The Motley Fool Discussion Boards

Previous Page 
Fun & Games / Math 

URL:
http://boards.fool.com/euphoriantaskedquotcananyoneexplainthe16766757.aspx


Subject: Re: Nash Equilibrium  Date: 2/20/2002 4:17 PM 
Author: LorenCobb  Number: 536 of 1389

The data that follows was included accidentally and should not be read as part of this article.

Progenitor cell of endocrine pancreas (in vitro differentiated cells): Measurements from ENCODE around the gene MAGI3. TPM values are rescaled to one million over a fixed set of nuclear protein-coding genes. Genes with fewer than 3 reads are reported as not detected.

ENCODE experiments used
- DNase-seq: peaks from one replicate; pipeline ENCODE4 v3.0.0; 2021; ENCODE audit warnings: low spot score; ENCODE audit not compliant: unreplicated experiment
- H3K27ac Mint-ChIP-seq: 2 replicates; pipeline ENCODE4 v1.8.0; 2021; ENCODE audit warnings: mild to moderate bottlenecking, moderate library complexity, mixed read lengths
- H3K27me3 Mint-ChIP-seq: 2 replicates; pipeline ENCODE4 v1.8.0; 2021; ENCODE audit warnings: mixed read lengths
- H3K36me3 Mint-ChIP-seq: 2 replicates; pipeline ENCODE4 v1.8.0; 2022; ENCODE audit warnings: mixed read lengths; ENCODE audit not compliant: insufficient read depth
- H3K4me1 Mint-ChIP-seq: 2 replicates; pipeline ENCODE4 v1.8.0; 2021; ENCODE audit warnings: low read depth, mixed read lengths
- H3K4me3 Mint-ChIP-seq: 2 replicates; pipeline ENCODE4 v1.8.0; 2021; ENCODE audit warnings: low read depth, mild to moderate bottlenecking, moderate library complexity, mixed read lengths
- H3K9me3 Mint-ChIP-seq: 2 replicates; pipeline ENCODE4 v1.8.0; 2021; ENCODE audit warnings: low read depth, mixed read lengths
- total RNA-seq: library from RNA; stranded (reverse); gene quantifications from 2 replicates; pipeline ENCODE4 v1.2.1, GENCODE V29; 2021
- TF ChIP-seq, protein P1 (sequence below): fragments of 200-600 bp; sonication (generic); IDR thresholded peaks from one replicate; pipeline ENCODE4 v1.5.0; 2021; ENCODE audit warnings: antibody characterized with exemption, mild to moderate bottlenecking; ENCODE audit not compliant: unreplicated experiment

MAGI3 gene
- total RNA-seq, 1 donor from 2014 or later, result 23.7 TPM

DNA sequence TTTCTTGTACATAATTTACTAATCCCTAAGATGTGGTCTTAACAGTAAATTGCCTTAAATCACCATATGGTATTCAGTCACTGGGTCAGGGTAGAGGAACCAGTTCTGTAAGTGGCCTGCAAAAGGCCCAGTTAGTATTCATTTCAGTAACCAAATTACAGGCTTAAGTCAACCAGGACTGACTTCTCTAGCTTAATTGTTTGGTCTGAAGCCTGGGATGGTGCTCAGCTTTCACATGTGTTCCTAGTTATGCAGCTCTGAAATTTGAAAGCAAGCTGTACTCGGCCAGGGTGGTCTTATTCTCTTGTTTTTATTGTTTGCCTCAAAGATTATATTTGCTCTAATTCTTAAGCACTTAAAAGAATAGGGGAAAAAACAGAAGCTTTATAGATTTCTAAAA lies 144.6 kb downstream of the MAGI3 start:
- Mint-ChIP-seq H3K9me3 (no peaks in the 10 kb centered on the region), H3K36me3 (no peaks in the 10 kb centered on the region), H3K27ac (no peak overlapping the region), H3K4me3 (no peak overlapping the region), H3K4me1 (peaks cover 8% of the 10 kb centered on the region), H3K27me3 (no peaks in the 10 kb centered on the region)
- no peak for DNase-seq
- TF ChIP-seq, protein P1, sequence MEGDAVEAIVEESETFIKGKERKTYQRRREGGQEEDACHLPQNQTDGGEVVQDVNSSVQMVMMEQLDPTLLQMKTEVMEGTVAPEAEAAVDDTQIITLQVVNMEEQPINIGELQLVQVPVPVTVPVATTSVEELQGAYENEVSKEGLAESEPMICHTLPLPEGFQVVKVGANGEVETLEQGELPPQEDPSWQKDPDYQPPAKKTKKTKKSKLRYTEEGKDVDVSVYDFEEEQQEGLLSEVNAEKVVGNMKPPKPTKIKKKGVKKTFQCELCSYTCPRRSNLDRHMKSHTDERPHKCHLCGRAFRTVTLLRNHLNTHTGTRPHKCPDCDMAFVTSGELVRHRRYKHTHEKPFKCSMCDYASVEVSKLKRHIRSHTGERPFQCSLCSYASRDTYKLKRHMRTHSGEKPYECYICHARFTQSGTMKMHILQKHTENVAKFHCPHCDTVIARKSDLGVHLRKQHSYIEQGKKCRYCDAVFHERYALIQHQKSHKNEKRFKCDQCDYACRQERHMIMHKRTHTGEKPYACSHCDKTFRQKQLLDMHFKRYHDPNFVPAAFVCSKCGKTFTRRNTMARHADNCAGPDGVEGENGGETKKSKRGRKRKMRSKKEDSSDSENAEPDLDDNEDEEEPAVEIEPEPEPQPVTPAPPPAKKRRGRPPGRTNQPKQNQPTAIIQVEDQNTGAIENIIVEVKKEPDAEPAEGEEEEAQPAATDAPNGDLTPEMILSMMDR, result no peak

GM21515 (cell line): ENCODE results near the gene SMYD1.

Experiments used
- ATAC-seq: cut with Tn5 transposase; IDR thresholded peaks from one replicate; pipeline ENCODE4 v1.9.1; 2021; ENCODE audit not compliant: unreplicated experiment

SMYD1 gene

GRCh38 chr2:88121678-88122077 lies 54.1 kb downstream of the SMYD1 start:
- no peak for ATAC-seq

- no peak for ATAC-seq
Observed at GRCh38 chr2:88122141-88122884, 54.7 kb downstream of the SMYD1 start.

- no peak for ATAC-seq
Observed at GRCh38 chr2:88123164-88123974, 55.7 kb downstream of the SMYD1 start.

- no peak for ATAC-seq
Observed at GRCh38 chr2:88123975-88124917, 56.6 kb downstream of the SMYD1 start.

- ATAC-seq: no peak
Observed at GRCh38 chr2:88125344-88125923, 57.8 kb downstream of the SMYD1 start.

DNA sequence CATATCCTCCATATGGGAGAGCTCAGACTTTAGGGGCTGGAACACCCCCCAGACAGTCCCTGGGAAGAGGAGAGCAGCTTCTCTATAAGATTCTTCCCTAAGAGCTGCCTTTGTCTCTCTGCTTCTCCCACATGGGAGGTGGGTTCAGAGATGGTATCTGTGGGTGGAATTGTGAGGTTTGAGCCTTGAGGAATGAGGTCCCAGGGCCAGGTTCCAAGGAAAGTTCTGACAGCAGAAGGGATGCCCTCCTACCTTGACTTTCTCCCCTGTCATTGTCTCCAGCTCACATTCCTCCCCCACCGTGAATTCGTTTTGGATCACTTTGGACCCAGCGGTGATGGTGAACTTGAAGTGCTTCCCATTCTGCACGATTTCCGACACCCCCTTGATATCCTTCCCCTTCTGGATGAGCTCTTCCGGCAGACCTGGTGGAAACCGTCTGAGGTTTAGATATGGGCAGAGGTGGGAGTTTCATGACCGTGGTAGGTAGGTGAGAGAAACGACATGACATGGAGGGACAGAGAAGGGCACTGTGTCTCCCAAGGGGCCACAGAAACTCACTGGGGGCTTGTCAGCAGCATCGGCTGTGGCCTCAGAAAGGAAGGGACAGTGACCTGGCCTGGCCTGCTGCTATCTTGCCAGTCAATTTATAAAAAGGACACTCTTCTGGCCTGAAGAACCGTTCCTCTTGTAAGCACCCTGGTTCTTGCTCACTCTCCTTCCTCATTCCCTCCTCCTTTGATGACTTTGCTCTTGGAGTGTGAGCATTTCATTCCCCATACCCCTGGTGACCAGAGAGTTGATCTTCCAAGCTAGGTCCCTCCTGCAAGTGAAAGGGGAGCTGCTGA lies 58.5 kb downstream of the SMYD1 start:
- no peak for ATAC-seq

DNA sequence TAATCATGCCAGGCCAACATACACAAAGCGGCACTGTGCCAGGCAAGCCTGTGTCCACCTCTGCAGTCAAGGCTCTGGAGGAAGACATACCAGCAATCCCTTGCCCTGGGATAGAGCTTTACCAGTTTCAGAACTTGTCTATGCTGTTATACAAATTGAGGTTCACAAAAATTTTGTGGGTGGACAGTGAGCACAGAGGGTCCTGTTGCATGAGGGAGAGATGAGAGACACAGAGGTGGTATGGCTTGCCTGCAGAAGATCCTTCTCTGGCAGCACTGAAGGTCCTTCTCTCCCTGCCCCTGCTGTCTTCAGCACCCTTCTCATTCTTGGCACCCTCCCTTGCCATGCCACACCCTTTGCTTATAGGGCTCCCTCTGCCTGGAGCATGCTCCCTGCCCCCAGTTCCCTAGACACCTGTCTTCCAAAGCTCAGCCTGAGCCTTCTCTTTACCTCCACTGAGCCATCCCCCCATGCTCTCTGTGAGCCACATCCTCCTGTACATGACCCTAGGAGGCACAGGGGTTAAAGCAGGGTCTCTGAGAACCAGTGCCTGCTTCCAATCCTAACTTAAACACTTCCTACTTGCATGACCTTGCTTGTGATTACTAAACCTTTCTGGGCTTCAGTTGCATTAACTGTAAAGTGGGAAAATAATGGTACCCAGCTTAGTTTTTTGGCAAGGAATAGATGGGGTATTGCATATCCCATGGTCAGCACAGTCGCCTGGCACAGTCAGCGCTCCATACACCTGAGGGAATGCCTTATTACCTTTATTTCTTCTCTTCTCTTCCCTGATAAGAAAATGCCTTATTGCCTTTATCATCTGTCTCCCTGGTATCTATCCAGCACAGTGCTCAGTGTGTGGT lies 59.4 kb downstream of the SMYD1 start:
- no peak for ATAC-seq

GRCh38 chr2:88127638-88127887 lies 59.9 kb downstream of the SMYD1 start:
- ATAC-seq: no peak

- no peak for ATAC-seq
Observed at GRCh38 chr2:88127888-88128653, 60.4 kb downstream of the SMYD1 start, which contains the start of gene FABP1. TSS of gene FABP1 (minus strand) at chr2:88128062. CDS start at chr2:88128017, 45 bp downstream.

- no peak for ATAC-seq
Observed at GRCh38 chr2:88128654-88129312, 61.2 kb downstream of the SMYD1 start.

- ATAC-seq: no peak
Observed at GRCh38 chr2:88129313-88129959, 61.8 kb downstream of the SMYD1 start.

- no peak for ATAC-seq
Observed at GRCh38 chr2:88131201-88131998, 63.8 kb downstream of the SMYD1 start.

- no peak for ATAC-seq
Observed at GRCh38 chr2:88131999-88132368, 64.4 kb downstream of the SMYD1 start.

Euphoriant asked, "Can anyone explain the Nash Equilibrium to me in simple terms?" I will be glad to try. If my answer is not clear, try reading the extended article on Game Theory in the Encyclopedia Britannica. The Nash Equilibrium appears in the literature on twoperson nonzerosum games. "Nonzerosum" means that the two players may be able to cooperate with each other so as to both receive a positive payoff. Zerosum games are never cooperative, and are much easier to analyze. Nash found a way to predict the cooperative solution to a broad category of such games, given only six reasonable assumptions (the Nash Axioms) and knowledge of each player's utility function. For example, suppose a very rich man and a poor man are told that they will receive a total of $10,000, if they can agree on how it is to be divided between them. If they cannot agree, then they receive nothing. As the two men negotiate, each can threaten the other with breaking off the negotiations. The Nash Equilibirum is, essentially, an agreement that maximizes the product of the two utilities. The exact amounts to be distributed to the two men depend, of course, on the utility functions for the two men. The Nash Equilibrium is remarkable and mathematically interesting because Nash was able to show that his six axioms always give a unique solution. Nobody had imagined that such a result was possible, hence the fame of his theorem. The actual equilibrium itself is also sometimes surprising. In the above example, if the rich man has a utility function which is proportional to the dollar amount while the poor man has a utility function which is proportional to the square root of